Liljefors also painted a very fine scene with a curlew which would be my second choice. The next great painting hangs above the piano in the central first floor room. In Five Portraits Vilhelm Hammershøi, now hugely popular in the UK thanks to a stunning Royal Academy exhibition and the championship of Michael Palin, depicts his younger brother and four friends in sombre mood around a table with candles and glasses (in one of the Thielska's few marketing ploys, you can buy replicas of those glasses). I'd use the Wikimedia image but it's much too dark.
A room to the right is all contrasting light, hung with the mostly sentimental pictures of Carl Larsson. I do like the two male portraits either side of the clock here, though.
And then comes another surprise, of which the leaflet with its very strange choice of illustrations gives no hint: another large gallery room full of Munchs, including his portrait of Nietzsche above a hideous piece of furniture which would surely give the philosopher a nasty turn in his grave.
I'd like to know more about Thiel's connections with Nietzsche. I think the acquaintance might have stemmed back even to before he took up with the circle of cultured Signe Hansen, the woman for whom he so scandalously left his wife. At any rate Thiel funded a luxury edition of Also sprach Zarathustra and a proposed Weimar archive. It's not surprising, then, that the death mask of the great man greets one in an attic room
surrounded by Munch prints, all of which remind me that this is the aspect of the artist's work I like the best.
The Scream looks best in that form, too: Thiel's lithograph has a hand-written insciption which reads 'Ich fühlet das grosse Geschrei durch die Natur' (' I felt the great scream [resounding] through nature'). Back in the downstairs room there's also a treasurable version of the girls on the bridge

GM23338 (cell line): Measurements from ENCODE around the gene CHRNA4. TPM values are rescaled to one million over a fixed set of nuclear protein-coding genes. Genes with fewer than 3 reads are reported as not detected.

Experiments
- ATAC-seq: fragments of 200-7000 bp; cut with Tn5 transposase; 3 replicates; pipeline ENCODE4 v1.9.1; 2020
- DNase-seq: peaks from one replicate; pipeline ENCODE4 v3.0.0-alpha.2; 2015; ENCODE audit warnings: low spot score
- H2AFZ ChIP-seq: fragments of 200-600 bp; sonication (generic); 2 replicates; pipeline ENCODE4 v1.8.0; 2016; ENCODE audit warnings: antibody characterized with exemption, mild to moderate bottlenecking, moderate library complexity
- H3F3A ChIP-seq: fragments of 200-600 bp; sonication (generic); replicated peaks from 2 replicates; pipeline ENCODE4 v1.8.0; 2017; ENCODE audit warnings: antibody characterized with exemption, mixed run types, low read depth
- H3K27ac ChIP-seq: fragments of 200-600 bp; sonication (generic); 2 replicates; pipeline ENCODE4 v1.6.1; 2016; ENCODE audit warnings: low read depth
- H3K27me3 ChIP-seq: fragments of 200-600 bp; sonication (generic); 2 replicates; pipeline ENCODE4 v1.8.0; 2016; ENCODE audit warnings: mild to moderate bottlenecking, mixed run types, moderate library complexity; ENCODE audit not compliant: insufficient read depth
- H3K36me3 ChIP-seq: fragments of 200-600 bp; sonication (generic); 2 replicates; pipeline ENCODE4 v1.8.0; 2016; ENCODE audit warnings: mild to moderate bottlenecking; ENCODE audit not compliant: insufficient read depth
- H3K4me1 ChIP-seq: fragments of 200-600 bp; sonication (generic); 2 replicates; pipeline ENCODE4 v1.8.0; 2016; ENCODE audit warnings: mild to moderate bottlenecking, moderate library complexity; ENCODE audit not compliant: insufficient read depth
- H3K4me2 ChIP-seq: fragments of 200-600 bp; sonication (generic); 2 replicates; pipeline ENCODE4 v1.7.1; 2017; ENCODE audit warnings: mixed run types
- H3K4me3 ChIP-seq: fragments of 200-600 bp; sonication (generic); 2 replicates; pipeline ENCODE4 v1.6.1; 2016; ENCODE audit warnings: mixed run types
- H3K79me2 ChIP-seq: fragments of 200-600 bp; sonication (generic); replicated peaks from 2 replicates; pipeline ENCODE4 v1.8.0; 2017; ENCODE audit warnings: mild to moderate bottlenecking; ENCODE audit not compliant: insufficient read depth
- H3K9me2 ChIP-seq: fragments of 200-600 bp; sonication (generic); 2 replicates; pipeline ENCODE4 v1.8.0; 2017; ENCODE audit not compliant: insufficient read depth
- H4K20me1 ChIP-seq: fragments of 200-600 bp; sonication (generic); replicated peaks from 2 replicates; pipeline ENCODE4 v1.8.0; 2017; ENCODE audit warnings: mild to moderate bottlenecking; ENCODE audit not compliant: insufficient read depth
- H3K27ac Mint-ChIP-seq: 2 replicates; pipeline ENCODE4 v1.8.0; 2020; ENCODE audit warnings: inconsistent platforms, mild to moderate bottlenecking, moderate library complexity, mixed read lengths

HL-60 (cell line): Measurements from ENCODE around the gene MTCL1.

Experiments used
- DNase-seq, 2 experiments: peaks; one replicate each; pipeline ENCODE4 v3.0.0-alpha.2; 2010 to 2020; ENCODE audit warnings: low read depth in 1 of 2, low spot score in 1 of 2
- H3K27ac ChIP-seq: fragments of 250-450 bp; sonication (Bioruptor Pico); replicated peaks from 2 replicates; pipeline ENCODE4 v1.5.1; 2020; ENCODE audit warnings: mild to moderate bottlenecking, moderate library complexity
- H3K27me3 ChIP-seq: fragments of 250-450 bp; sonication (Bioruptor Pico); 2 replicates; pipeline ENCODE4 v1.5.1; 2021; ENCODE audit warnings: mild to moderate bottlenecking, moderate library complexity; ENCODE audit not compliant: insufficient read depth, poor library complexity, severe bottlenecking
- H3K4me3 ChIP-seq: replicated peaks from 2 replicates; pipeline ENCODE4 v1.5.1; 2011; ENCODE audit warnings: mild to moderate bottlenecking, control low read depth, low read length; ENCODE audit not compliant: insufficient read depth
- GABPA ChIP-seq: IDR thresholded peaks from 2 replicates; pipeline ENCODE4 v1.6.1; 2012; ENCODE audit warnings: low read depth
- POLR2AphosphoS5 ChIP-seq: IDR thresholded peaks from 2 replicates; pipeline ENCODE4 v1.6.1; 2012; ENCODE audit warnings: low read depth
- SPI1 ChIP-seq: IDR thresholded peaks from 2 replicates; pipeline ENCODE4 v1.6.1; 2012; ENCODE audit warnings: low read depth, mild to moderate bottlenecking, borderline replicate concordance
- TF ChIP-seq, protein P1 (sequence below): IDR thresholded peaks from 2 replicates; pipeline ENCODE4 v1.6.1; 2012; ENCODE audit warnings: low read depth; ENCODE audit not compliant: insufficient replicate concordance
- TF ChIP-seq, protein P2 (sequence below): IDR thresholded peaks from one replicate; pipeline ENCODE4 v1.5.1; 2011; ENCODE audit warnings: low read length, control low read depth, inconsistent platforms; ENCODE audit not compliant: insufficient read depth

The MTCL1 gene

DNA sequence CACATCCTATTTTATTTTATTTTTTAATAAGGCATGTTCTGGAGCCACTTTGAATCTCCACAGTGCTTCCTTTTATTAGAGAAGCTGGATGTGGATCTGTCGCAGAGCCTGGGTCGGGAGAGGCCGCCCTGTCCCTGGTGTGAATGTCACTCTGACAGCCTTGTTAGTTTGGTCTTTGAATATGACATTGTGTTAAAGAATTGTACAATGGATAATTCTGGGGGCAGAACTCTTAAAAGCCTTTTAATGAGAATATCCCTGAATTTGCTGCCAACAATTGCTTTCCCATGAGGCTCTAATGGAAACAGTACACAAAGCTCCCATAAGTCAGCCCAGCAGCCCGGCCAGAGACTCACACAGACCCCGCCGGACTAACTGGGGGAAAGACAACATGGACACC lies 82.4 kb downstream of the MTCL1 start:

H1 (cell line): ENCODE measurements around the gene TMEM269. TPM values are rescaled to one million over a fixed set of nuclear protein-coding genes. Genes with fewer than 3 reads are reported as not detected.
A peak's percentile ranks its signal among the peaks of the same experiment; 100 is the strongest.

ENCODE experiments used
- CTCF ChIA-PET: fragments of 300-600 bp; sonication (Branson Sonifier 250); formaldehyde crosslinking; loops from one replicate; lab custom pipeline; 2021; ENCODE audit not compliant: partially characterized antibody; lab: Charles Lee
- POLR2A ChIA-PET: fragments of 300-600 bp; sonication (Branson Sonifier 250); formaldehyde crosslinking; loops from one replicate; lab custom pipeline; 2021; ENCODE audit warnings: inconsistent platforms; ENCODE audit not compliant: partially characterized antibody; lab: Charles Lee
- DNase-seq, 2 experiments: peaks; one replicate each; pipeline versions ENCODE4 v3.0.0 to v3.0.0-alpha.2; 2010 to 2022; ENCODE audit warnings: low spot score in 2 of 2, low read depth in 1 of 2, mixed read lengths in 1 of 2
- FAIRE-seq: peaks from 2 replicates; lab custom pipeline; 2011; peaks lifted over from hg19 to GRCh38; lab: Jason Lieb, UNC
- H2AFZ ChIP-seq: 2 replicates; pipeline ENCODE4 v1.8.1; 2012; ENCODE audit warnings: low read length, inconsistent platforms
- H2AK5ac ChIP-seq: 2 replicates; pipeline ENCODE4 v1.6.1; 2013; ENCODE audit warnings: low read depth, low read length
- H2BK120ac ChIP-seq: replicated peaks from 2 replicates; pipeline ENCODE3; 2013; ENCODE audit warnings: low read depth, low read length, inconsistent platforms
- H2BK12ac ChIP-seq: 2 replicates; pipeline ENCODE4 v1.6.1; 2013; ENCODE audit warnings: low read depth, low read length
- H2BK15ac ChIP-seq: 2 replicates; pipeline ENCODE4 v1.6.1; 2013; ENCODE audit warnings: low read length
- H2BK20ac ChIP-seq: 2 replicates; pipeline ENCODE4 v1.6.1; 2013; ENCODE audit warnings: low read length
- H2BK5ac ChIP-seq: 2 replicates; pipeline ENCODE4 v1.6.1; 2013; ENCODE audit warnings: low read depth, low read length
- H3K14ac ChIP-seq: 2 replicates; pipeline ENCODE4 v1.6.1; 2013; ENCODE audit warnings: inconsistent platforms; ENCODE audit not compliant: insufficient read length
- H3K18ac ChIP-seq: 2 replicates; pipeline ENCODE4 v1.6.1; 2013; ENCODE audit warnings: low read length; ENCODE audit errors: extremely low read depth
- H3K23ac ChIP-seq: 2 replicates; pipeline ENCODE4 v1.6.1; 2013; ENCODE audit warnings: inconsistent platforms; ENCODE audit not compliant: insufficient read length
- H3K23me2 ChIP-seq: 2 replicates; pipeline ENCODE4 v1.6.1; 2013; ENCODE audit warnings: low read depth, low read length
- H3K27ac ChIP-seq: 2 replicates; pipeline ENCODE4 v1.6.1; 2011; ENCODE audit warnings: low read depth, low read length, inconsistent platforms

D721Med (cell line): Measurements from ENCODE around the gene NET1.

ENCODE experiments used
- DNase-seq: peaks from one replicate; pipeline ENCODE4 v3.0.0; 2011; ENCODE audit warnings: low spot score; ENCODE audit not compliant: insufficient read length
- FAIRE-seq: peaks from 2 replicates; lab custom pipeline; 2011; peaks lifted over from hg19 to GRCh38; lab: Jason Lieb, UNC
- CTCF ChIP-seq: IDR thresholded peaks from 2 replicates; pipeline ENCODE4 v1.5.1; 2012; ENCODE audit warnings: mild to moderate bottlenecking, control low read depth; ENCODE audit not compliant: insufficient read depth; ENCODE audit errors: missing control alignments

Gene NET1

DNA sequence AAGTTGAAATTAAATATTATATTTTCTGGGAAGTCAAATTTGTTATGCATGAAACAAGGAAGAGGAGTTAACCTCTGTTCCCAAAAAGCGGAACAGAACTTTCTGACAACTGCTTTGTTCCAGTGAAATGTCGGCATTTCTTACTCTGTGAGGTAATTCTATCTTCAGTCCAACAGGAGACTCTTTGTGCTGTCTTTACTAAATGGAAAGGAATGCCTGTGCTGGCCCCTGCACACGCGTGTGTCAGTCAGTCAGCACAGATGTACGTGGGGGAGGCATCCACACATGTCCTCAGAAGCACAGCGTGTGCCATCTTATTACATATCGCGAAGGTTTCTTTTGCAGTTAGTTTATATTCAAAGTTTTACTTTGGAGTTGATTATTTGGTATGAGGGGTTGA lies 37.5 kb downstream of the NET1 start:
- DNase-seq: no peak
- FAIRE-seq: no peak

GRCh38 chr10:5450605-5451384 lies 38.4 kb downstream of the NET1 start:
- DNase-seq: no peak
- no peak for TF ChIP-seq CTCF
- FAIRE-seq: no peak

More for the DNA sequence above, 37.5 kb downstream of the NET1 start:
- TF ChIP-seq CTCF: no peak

and Munch's portrait of Thiel himself (left)
while up the stairs three of Strindberg's nature scenes, perhaps not his best, hang together
next to a vivid Toulouse-Lautrec and an exquisite tiny Vuillard interior.
Now it was time for the exterior - mostly under scaffolding, but haunting at a distance under the beeches beyond the wall.
A haze had gathered over the view of the distant Stockholm skyline (third picture up top) and we rounded the peninsula past the old customs house where boats enter the city harbour were obliged to stop.
Snowdrops appeared on a nearby rise
and then we arrived at the bird-loud lake we'd only seen (and heard) from the other side of the canal.
Its chief attraction is the heronry high in the trees.
I'd never seen one before, and so it was all the more surprising - and just a little deflating - to find a smaller one on the lake island of Regent's Park a couple of weeks later. This one, though, was rather spectacular
especially as I'd always thought of herons as solitary birds, perched at distances along the Thames. We even saw a couple on one of the nests
and further east a duck or two I'd be pleased if someone could identify for me.
Palace buildings and monuments became more frequent as we came closer to the park entrance, including this statue of Jenny Lind.
And then, with one look back across the Djurdgårdsbrunnviken to the radio tower on the Ladugårdsgärdet,
we were at the gates
and crossed the most picturesque of Stockholm's bridges
back to Ostermalm, passing Dramaten where years before we'd seen an interesting production of Three Sisters with each act set in a different 20th century decade, and Bergman actress Stina Ekblad (the androgynous Ishmael in Fanny and Alexander) as one of the sisters.
Bergman has the most miserable street imaginable named after him behind the theatre
but there are grander allees up towards the Konserthuset, namely the cinema street of Kungsgatan, with the familiar Svenska Film motif everywhere
and the gigantic towers of, what, the 1930s, giving a green light to the outsized developments of later years. With which, as our day's walking was over and we had only to return to the hotel before heading out for our friends in deeper nature further south, I take my leave in a shot to complement our starting point.